Archive for the ‘Literature and Arts’ Category

Three bands that got it loud at ‘Get it Loud in Libraries‘ – Lancaster Library’s fabulous and deservedly prize winning semi occasionally regularly excellent series of music nights. A big and alarmingly youthful crowd gathered squished in amongst the shelves in the music section and were treated first to Leed’s Sky Larkin, a three piece who made a pleasant but occaisionally icy sound which made me think a lot of the Delgado’s. To my mind this is a good thing… I can’t recall to much to say about them, which is sad but I definately felt their style was natural and not affected. Worst review ever so far…. Hang in there…

Next up were You Say Party, We Say Die who came across like some over excited poodles on helium performing crazy high school cheerleeder chants. They were (and I quote) ‘super excited’ to be here and they were indeed super exciting to look at with shapes thrown, speakers climbed and jumpsuits worn. I didn’t find any great revelation in the music which if I’m honest was a bit too wilfully brutal and primal for my pallate but then, nine out of ten for effort and a perfect ten for the name.
It was all a bit like watching the cast of fame perform the hits of Iggy and The Stooges whilst wearing the clothes from fraggle rock or something, but again, in a world that gives us a billion soulless ‘gang of four-lite’ acts then I’m not going to make a thing of criticising them. Go see them – They are very good fun fun fun fun fun fun fun fun fun fun fun fun…..

And finally we had the aural and visual delight that is Los Campesinos, camp as a big camp full of people camping camply and all the better for it, they touched some reference points that I can’t ignore – Imagine Hefner playing with Bis and your somewhere there, but there was much more to this lot than camp twee musical self reference cos they had tunes and that too, lovely swirly synthy tunes, sparky bitter, witty tunes and sweet, twee, brilliantly toe curlingly fantasticly intelligent tunes. Bedecked in in a Sleater Kinney T Shirt, the frontman is a disarmingly engaging sweet thing and there were 7 of them all up to all sorts of glockenspiel pinging, violin picking and effects pedal fiddling. There was I think something quite sweet about this lot – The same thing that makes say B&S all the better for the way they tread on the line between smugly hatefully self indulgent and soul bearing genius and seem to come out all the more wonderful for it. Damn, man, they had a group hug whilst they sung a song to each other before going on stage and I don’t think I’ve ever seen a band smile so radiantly at each whilst playing – Go and buy their music then. I reckons it’s pretty reet by me.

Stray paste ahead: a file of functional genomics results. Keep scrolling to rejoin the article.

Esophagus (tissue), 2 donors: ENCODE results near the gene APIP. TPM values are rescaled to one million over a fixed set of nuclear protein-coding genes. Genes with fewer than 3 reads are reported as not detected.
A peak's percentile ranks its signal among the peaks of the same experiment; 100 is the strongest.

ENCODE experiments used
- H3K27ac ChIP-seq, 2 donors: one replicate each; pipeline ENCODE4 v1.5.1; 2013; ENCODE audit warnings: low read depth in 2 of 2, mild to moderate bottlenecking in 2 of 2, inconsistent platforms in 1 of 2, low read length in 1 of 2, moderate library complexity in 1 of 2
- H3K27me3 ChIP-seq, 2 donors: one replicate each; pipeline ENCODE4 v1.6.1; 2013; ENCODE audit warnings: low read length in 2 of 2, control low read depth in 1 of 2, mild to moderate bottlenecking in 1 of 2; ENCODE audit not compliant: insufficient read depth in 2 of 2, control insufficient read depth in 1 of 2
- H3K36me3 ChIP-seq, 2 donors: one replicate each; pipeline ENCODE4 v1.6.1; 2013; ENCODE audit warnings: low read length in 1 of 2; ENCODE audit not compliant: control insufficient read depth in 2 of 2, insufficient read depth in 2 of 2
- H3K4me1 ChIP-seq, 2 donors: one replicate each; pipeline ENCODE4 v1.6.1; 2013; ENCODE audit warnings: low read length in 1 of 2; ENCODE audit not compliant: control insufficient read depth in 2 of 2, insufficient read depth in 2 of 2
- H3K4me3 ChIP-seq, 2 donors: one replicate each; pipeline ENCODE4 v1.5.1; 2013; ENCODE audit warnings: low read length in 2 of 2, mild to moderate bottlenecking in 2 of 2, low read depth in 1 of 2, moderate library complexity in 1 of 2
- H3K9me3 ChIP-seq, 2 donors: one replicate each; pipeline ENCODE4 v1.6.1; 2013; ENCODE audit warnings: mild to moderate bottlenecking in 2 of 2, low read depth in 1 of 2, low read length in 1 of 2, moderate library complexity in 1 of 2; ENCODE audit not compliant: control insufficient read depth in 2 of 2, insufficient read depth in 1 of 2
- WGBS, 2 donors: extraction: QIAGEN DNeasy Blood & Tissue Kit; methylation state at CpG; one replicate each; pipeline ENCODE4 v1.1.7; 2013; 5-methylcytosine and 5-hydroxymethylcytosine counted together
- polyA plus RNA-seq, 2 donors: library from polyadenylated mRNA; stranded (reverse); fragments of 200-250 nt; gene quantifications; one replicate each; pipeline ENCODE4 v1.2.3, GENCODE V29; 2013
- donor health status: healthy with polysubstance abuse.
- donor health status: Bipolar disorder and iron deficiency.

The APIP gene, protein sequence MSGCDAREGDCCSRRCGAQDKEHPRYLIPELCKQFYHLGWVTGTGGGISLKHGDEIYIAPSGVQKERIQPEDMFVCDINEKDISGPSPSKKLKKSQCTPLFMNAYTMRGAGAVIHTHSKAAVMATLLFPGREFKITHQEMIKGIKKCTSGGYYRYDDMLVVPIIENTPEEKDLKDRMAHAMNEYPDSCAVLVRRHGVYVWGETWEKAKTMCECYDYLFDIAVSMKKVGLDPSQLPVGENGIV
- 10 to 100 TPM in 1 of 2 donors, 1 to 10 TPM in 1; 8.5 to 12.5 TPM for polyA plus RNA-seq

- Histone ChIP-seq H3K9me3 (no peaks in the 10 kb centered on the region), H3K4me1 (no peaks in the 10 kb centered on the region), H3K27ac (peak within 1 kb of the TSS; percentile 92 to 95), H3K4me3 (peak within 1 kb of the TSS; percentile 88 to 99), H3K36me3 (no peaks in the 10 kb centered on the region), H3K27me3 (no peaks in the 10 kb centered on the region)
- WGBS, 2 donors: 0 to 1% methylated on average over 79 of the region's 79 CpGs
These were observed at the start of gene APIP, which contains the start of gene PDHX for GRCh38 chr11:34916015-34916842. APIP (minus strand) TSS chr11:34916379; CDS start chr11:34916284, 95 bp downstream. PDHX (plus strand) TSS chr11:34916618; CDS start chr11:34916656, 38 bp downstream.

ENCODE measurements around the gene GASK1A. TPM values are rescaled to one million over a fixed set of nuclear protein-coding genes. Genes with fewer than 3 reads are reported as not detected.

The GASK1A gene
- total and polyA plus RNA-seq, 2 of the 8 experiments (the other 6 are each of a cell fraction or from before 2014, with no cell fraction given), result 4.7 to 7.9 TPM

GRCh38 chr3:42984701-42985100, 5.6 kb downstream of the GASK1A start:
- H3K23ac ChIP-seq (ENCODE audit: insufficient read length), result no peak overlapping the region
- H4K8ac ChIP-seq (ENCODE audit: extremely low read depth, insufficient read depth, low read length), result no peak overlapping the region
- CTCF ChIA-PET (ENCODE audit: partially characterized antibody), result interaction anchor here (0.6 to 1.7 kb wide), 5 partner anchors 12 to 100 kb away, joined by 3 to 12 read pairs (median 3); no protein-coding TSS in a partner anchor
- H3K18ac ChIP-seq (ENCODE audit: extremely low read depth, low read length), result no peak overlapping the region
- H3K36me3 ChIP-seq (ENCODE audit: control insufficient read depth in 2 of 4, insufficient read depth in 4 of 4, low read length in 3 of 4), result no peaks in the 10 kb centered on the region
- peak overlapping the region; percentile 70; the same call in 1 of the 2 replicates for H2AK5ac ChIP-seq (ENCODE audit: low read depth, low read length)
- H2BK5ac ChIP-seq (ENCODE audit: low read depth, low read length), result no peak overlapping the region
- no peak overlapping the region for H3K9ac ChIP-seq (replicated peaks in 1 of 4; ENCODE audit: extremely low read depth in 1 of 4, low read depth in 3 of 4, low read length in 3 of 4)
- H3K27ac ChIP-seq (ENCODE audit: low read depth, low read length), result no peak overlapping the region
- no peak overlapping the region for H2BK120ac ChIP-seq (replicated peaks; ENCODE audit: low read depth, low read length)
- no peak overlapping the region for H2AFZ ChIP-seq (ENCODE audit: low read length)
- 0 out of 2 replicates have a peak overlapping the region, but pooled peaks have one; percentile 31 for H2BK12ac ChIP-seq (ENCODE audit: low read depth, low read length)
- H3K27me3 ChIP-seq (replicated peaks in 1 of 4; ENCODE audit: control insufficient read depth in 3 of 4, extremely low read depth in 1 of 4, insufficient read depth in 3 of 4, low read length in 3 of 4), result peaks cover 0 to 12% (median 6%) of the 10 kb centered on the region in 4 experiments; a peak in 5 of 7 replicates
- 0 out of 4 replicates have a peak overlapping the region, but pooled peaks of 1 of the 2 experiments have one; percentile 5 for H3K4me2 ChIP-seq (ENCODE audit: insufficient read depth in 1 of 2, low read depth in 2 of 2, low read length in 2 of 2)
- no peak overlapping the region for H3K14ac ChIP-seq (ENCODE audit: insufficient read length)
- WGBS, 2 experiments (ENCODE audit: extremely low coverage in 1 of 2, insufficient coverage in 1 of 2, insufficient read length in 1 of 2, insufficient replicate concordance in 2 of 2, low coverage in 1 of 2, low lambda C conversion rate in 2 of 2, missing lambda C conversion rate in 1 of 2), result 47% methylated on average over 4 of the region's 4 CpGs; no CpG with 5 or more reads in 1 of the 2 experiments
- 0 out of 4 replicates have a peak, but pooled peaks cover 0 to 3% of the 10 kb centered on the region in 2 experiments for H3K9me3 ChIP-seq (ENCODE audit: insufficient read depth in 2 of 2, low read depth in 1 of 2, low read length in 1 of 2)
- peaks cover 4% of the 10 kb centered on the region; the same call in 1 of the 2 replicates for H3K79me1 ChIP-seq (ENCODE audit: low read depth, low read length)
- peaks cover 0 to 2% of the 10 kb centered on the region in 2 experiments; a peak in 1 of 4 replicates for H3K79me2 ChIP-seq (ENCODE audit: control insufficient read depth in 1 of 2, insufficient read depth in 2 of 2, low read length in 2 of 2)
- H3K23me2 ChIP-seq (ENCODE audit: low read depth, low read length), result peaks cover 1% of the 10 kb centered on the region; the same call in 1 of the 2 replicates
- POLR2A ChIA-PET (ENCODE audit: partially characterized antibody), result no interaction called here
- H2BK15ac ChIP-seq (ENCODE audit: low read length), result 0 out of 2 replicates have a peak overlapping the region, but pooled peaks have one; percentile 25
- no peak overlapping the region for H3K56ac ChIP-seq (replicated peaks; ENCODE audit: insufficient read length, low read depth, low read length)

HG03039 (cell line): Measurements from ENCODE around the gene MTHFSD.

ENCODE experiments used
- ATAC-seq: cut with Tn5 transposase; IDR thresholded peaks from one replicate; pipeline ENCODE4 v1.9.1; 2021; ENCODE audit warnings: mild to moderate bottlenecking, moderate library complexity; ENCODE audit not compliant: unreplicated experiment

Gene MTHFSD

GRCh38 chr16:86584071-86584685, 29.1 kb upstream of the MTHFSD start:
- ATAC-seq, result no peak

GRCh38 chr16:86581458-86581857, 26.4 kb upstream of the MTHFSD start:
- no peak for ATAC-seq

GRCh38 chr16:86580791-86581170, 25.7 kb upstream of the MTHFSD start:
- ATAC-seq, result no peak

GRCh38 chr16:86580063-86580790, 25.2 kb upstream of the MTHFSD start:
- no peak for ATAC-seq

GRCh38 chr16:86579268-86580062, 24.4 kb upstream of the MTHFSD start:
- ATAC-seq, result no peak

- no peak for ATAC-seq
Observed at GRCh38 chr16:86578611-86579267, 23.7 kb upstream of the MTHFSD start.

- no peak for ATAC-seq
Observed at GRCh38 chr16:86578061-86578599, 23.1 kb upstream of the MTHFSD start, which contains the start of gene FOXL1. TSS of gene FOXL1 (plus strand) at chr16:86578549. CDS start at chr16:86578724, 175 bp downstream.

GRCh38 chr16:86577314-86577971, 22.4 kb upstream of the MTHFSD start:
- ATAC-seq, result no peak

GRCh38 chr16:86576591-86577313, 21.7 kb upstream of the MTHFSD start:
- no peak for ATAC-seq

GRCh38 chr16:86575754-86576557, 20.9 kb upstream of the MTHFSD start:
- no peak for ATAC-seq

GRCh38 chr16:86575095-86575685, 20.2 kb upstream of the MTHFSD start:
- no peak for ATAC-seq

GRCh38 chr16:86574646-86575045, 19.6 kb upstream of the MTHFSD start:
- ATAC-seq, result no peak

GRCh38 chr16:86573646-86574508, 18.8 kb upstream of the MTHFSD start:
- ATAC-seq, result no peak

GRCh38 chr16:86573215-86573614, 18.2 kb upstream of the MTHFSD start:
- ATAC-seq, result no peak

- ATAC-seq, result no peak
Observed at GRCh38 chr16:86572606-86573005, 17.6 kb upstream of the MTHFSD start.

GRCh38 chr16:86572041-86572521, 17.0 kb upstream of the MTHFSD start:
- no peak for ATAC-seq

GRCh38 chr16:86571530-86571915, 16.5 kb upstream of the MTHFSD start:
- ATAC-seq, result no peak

So, that was indeed that – Next up at the library is The Whip on Oct 24th whom I saw at Beatherder and Wickerman this summer and whom on both occaisions were quite good. For me, hopefully next thing will be John Cooper Clarke in Morecambe. Hurray for that.


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Pickled Image’s devised work Houdini’s Suitcase promises a dreamlike world, a piece of visual poetry and delivers pretty much on that pledge. An intriguing mixture of performance, puppetry and a rich soundtrack, the action centres arround an old man on a railway station surrounded by his suitcases. Each of the suitcases seems to hold a different aspect of his memory, much of which is taken up by macabre recollections of life as a circus performer.

The production has some lovely touches of dark humour, such as the King of Pain puppet, a figure who lives in fear of his own acts of self mutilation and a magicians hat that contains the fetid decomposed corpse of a rabbit. The circus segments are largely narrated by a static, ringmaster puppet and each of them work well, aside perhaps from a sequence in which a large dancing bear enters the stage and the action slows. As with all the puppetry sequences, there is a certain magic, but the huge bear moves a little too tentatively.